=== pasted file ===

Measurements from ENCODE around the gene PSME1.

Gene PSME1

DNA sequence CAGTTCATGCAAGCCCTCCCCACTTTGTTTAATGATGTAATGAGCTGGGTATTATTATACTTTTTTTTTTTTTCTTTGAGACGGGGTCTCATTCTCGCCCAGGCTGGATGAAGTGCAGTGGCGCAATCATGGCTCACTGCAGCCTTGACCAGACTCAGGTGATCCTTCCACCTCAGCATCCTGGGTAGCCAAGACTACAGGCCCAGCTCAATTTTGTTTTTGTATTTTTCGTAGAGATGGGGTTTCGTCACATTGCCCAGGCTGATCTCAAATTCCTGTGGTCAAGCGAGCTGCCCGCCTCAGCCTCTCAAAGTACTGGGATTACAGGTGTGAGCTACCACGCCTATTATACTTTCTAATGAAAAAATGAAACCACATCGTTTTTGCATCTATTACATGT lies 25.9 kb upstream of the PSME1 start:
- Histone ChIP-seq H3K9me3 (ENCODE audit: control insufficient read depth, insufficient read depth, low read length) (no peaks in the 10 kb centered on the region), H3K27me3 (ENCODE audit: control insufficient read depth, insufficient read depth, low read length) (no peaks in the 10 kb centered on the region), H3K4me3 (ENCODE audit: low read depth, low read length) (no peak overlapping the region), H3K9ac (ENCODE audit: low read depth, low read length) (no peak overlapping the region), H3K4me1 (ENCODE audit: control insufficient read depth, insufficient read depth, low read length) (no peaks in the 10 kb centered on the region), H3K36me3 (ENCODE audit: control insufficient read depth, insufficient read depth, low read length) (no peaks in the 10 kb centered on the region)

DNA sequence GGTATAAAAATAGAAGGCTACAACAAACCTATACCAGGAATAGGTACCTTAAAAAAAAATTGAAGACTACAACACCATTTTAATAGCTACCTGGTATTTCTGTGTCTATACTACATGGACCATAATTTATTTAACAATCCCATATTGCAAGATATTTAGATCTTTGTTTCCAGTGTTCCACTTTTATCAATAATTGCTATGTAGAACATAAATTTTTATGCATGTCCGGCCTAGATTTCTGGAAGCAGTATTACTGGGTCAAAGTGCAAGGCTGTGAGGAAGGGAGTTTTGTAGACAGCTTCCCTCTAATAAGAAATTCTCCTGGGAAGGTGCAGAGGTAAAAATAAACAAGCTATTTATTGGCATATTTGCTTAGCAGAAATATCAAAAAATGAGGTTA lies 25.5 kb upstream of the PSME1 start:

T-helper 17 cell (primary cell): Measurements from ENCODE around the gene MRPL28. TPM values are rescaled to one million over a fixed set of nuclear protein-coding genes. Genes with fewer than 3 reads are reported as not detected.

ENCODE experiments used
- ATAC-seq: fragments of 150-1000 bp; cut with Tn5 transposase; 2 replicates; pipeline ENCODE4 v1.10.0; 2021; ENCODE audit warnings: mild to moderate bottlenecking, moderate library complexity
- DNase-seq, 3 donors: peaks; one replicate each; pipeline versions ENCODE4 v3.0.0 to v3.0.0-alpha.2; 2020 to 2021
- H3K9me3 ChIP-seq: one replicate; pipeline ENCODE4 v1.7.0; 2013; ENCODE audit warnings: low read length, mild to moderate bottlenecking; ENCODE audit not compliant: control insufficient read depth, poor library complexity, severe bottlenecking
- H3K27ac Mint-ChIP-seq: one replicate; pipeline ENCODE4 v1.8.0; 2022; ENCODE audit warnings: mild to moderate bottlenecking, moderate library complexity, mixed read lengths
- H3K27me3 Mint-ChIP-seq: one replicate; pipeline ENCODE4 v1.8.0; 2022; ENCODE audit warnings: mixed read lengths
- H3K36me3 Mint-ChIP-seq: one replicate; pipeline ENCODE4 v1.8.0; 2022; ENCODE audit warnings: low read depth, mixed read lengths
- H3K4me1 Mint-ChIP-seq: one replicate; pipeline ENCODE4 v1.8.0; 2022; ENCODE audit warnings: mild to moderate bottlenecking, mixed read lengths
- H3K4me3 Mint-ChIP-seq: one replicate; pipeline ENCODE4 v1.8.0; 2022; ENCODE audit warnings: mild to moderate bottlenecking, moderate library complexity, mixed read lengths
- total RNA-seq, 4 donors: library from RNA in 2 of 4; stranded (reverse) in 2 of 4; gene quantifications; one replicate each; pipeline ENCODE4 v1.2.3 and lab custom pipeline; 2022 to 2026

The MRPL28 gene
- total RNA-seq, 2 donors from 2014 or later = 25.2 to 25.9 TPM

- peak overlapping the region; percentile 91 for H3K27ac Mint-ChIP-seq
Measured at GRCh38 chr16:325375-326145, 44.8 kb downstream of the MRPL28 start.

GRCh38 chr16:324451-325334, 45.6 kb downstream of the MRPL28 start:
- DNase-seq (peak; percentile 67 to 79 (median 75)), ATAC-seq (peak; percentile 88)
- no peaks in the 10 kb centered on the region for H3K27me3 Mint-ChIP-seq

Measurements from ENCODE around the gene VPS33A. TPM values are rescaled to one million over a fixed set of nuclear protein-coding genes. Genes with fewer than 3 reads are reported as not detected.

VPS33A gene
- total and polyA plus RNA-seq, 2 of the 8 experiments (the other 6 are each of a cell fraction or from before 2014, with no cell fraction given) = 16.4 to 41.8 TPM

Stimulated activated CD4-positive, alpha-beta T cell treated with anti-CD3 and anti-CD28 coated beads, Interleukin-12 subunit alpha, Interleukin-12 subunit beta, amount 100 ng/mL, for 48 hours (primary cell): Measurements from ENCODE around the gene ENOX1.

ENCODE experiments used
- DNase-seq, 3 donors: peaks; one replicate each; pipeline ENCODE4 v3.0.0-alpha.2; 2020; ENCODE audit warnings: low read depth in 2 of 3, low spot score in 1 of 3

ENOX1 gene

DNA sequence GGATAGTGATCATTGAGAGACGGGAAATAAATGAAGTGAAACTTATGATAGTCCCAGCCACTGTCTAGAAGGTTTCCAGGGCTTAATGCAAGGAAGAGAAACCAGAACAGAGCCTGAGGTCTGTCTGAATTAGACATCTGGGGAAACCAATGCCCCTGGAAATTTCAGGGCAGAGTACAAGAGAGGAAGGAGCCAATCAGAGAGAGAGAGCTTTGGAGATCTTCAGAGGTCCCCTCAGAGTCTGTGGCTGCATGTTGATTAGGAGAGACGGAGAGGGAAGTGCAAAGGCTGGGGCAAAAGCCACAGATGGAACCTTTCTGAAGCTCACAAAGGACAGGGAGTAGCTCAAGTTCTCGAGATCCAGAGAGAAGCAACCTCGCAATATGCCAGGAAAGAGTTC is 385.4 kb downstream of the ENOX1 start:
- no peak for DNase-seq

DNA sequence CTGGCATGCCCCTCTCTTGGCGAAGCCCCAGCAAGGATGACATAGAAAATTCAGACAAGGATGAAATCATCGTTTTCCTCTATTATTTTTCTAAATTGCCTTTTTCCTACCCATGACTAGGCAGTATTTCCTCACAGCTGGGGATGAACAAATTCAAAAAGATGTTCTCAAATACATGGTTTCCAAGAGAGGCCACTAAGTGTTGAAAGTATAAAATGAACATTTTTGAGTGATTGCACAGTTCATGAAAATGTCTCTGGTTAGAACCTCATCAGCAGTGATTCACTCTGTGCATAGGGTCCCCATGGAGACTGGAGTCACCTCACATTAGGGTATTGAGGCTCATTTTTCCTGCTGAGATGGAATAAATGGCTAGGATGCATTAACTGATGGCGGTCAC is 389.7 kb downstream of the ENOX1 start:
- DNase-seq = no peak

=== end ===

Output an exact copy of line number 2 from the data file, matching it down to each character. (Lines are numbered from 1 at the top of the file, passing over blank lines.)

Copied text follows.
Gene PSME1